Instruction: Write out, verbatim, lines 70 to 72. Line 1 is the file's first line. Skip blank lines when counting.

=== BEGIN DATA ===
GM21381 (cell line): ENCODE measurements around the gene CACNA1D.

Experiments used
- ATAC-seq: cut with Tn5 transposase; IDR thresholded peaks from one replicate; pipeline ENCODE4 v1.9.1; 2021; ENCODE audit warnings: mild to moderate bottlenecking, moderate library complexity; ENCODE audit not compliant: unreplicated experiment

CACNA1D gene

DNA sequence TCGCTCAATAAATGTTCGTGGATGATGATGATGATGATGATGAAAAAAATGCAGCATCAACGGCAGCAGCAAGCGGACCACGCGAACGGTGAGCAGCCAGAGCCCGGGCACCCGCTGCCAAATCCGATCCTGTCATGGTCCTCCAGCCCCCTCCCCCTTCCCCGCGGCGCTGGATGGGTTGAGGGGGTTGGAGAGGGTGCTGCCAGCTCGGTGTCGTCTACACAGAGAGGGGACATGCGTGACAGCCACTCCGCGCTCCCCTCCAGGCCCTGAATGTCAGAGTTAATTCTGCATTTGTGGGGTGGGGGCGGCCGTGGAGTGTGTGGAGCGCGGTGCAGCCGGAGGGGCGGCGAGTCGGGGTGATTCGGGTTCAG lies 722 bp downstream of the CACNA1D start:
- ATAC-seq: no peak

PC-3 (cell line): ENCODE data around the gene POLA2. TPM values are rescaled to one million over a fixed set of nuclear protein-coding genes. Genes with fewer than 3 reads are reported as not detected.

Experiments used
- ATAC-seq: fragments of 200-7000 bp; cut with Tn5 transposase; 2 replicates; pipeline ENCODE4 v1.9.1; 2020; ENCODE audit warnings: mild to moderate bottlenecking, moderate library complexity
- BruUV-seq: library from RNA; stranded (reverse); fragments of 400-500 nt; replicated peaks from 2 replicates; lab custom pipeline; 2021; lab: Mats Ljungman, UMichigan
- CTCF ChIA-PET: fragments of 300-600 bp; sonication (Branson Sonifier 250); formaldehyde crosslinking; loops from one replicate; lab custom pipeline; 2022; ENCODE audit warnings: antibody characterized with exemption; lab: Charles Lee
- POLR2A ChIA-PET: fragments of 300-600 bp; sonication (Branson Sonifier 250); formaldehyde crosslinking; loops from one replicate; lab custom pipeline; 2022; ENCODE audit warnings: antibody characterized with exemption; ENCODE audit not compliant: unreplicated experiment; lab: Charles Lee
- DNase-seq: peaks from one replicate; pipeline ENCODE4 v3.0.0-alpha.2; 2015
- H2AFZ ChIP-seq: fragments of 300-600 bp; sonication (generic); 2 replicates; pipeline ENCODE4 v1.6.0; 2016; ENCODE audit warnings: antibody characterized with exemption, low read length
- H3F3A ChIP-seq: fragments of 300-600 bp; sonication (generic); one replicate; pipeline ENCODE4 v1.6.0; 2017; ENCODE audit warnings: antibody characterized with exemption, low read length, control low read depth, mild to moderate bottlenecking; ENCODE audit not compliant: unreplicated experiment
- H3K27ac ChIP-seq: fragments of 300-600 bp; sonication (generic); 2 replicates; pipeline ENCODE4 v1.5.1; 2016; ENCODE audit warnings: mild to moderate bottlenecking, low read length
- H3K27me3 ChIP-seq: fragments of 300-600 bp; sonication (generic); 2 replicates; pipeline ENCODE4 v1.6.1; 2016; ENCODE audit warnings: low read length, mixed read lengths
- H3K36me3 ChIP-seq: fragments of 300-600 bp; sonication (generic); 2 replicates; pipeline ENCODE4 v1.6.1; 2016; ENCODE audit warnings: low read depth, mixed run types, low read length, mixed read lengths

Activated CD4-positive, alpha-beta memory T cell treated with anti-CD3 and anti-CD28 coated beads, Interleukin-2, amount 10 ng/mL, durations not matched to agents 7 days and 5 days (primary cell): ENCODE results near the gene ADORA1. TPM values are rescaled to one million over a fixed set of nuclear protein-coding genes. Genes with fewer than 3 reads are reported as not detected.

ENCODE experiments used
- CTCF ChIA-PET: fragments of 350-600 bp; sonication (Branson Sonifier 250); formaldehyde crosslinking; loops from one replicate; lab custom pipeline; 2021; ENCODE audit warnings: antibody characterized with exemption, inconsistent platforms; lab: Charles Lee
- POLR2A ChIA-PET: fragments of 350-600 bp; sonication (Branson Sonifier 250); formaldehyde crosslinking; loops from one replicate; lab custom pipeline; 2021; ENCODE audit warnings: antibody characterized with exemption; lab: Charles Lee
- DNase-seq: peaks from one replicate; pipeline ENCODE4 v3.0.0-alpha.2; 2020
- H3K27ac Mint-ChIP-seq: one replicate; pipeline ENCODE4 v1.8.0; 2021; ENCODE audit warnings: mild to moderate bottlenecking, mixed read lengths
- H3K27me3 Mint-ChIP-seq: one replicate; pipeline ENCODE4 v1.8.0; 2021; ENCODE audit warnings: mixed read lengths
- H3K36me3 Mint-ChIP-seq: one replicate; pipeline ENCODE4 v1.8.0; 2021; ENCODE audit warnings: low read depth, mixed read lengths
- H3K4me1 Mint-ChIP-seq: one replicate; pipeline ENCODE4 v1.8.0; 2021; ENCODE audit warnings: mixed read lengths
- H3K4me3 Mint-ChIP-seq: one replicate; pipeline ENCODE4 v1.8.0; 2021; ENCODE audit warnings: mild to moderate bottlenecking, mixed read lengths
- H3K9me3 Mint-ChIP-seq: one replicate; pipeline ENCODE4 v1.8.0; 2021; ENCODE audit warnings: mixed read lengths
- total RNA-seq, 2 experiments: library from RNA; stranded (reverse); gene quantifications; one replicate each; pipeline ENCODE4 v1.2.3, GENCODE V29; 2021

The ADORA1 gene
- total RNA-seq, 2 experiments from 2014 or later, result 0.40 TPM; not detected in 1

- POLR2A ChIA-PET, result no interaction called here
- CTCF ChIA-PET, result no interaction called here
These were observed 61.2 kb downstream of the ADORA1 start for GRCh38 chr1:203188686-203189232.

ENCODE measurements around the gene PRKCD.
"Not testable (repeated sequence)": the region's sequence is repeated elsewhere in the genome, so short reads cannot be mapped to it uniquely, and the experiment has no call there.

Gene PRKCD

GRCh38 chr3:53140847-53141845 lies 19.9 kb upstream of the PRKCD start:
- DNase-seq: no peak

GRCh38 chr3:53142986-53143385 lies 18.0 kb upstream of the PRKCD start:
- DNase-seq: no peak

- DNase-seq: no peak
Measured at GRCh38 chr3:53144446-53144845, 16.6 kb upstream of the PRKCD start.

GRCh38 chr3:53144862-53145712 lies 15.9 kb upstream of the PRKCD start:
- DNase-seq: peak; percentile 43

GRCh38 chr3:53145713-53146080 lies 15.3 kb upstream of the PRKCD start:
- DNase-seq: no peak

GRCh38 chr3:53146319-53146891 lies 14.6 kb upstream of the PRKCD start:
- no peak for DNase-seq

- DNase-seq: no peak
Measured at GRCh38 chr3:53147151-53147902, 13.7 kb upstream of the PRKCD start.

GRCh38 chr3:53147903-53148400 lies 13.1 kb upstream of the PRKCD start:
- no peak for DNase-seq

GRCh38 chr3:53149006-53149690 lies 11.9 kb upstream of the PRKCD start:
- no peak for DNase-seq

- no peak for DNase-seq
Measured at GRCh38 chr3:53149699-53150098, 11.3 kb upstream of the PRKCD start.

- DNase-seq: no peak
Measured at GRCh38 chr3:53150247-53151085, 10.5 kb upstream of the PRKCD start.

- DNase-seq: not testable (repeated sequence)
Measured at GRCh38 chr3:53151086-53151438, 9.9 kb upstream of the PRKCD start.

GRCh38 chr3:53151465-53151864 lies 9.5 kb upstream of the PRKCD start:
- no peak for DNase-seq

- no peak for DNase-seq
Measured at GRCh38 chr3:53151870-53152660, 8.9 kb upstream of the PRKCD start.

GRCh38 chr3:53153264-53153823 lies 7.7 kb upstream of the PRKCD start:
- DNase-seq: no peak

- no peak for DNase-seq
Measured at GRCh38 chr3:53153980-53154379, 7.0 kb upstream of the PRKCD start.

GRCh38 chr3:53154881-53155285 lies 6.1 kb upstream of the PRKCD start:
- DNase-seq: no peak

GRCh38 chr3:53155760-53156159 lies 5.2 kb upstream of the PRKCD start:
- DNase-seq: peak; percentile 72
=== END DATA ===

Measured at GRCh38 chr3:53153980-53154379, 7.0 kb upstream of the PRKCD start.

GRCh38 chr3:53154881-53155285 lies 6.1 kb upstream of the PRKCD start:
- DNase-seq: no peak